What's more, since Open Source software lacks any single person you could possibly sue in case things go terribly wrong, it makes sense to mistrust it a priori. OSS isn't magically secure because it is open. It still needs testing and validation if you intend to run it in any serious corporate environment.

I still hear this every once in a while. So my question is, has anyone ever sued Microsoft for loss of data/trust? Have you not read the EULA?

Re:It's not even really a question (1)

poopdeville (841677) | more than 4 years ago | (#30537592)

The EULA might be irrelevant, depending on the specifics of the case. In particular, there is a notion of an "implied warranty", that no EULA can break.

In common law jurisdictions, an implied warranty is a contract law term for certain assurances that are presumed to be made in the sale of products or real property, due to the circumstances of the sale. These assurances are characterized as warranties irrespective of whether the seller has expressly promised them orally or in writing. They include an implied warranty of fitness for a particular purpose, an implied warranty of merchantability for products, implied warranty of workmanlike quality for services, and an implied warranty of habitability for a home. ...
An implied warranty of fitness for a particular purpose is a warranty implied by law that if a seller knows or has reason to know of a particular purpose for which some item is being purchased by the buyer, the seller is guaranteeing that the item is fit for that particular purpose.

Re:It's not even really a question (1)

Orion Blastar (457579) | more than 4 years ago | (#30537630)

I worked for one of the law firms that Microsoft hires to defend themselves from law suits. They may have even written part of the EULA that waves the right to sue for damages and lost of data.trust.

But if anyone does sue them, Microsoft can afford the best lawyers to fight it, and run up costs until it is a Pyrrhic victory [wikipedia.org] that cost more in legal fees and court fees than they won from Microsoft.

Re:It's not even really a question (1)

haruchai (17472) | more than 4 years ago | (#30539726)

Is that how things work in the US? I'm pretty sure that the loser has to reimburse the winner of a lawsuit for costs and fees in Canada. Also, the judge's has the right to cap the amount that must
be re-imbursed - this is useful when one party has much greater resources that the other or when
the judge feels that certain tactics were inappropriate.

For example, let's say I sue M$ for infringement of something I created and they start burying me in paperwork ( I can only afford basic legal representation ), use various methods to drag the case out for years, and then, after winning the judgment, stick me with a multi-million dollar bill for their high-falutin' Shylocks, etc.
I can petition the judge to cap my costs ( there's a legal term for this but I can't remember what ) - it's not unusual for the decision to be about the same as what I paid for my own lawyer.

Re:It's not even really a question (1)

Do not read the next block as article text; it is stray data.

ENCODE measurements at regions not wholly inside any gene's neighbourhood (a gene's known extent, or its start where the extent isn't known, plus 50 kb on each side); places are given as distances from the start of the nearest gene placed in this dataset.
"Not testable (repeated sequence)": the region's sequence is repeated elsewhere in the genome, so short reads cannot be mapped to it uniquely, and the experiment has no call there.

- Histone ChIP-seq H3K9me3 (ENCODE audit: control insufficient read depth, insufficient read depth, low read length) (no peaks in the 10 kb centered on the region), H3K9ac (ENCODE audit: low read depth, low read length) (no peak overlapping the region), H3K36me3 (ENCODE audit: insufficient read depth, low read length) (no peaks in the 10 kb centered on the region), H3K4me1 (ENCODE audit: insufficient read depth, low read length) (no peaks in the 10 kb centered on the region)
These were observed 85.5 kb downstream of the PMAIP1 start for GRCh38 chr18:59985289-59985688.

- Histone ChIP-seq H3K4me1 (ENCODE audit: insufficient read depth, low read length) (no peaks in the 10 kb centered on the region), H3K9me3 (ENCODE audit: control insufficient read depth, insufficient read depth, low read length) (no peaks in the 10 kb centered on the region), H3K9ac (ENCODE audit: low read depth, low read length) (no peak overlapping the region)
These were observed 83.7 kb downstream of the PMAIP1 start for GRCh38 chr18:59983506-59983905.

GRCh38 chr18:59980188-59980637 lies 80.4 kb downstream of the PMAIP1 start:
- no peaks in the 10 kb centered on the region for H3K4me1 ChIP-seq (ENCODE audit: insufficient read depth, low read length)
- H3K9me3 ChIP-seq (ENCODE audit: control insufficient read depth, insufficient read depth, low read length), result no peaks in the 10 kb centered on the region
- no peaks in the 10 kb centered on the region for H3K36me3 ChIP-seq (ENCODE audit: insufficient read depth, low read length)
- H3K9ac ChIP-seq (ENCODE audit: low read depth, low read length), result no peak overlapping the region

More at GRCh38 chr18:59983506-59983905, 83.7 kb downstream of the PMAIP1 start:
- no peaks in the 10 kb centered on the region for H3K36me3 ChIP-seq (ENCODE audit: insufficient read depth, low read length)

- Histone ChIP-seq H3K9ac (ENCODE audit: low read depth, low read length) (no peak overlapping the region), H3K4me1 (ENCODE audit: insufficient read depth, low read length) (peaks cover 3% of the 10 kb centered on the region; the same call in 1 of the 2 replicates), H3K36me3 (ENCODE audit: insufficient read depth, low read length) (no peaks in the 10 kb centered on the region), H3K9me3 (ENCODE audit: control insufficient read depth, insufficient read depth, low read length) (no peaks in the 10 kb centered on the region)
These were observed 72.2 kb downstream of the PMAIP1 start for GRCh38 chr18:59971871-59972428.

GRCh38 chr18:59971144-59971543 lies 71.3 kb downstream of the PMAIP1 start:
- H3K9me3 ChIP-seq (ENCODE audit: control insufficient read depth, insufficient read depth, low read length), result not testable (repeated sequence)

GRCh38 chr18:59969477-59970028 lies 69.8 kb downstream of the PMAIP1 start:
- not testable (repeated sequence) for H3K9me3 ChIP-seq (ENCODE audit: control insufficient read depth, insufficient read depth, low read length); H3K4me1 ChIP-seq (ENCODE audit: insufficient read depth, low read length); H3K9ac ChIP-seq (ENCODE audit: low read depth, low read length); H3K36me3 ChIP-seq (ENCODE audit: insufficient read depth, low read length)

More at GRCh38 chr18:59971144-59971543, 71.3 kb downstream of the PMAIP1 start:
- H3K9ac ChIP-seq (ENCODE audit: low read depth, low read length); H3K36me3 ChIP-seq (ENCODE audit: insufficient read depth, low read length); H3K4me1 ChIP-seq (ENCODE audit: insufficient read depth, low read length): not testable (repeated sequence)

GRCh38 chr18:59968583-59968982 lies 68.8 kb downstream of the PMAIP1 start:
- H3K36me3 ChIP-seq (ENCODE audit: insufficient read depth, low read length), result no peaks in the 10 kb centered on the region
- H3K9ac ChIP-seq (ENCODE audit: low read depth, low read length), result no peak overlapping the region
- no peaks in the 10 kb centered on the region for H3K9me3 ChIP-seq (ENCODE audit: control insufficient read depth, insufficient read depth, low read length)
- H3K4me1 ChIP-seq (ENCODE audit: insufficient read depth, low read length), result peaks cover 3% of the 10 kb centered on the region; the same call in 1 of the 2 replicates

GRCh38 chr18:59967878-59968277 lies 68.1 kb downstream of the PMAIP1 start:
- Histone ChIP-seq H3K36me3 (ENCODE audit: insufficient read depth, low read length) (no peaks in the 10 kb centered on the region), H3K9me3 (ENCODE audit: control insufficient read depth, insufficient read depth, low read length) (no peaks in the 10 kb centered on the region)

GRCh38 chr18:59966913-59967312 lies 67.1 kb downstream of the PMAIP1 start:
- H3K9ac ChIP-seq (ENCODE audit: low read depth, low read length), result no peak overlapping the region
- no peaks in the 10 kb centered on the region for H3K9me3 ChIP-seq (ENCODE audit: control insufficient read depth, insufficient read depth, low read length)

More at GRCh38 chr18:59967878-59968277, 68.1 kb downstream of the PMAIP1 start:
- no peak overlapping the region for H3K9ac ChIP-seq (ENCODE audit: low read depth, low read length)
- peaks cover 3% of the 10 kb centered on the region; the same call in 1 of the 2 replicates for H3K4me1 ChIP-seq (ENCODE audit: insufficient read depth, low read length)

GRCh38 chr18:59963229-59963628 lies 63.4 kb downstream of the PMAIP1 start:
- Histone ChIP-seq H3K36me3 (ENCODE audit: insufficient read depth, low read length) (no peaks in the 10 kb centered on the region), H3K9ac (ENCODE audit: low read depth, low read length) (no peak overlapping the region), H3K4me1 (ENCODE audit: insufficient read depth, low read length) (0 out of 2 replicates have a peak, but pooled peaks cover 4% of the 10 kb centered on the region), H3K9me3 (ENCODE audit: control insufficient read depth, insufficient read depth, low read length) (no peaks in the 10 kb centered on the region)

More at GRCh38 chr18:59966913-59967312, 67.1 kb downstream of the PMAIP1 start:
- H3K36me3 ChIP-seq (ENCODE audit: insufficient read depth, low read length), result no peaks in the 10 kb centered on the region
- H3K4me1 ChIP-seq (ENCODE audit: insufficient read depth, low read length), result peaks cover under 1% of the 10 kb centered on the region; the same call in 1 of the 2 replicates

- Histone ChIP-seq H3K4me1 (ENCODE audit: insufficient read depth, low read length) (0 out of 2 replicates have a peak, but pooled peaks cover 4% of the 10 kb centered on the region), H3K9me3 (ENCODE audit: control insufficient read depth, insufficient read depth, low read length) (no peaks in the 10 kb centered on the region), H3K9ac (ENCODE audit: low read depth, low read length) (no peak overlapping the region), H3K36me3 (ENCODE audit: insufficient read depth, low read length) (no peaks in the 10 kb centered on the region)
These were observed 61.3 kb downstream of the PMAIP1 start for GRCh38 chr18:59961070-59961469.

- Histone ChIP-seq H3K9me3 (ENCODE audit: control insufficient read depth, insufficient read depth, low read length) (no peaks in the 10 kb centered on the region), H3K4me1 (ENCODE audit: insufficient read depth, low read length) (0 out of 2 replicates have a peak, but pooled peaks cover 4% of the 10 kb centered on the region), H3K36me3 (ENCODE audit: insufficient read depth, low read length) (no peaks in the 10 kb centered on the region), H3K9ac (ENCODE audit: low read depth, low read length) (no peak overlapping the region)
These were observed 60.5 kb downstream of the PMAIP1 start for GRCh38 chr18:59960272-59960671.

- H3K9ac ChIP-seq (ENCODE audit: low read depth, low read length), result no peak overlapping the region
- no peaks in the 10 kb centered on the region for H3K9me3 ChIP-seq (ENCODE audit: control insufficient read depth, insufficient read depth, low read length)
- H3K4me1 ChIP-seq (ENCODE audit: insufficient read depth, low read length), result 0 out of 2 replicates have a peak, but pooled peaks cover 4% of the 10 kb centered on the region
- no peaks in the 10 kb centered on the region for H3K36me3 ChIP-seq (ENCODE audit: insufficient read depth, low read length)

alvinrod (889928) | more than 4 years ago | (#30538358)

If that were enough to guarantee that it would be impossible to be held legally responsible for product failures or shortcomings, it would be sufficient to attach a EULA to all medication that states the provider is not in any was responsible for death or disability caused by the drug. There's no way something like that would hold up in court if people experience severe problems from the drug.

Microsoft might be responsible if they advertised their product as never causing any problems or resulting in loss of user data under any circumstances or entered into a contract in which they claimed responsibility for data loss due to their software or losses due to security breaches. I'm guessing that they don't explicitly ever state this point and don't enter into any legally binding contracts that make them financially responsible for those problems.

If people have problems with Microsoft software, either Microsoft can offer to help or resolve the issue, or the company can migrate away from Microsoft solutions. They could file a lawsuit, but it would probably be difficult if not impossible to prove that Microsoft software was the entire cause of the problem. If someone didn't apply patches, there's some conflict with other third party software, or any other number of possible scenarios that cast doubt on the fault resting with Microsoft, the companies legal team would probably not recommend going to court over it.

Microsoft software may have all kinds of problems or issues, but I've never seen Microsoft state that this wouldn't happen. All you normally get is some "The best computing money can buy!" marketing fluff which really doesn't mean anything as 'best computing' is completely open to interpretation and has no legal definition. Hell, everyone claims to have the best computer experience money can buy for some definition of "best computer experience".

Re:It's not even really a question (1)

causality (777677) | more than 4 years ago | (#30538602)

If that were enough to guarantee that it would be impossible to be held legally responsible for product failures or shortcomings, it would be sufficient to attach a EULA to all medication that states the provider is not in any was responsible for death or disability caused by the drug. There's no way something like that would hold up in court if people experience severe problems from the drug.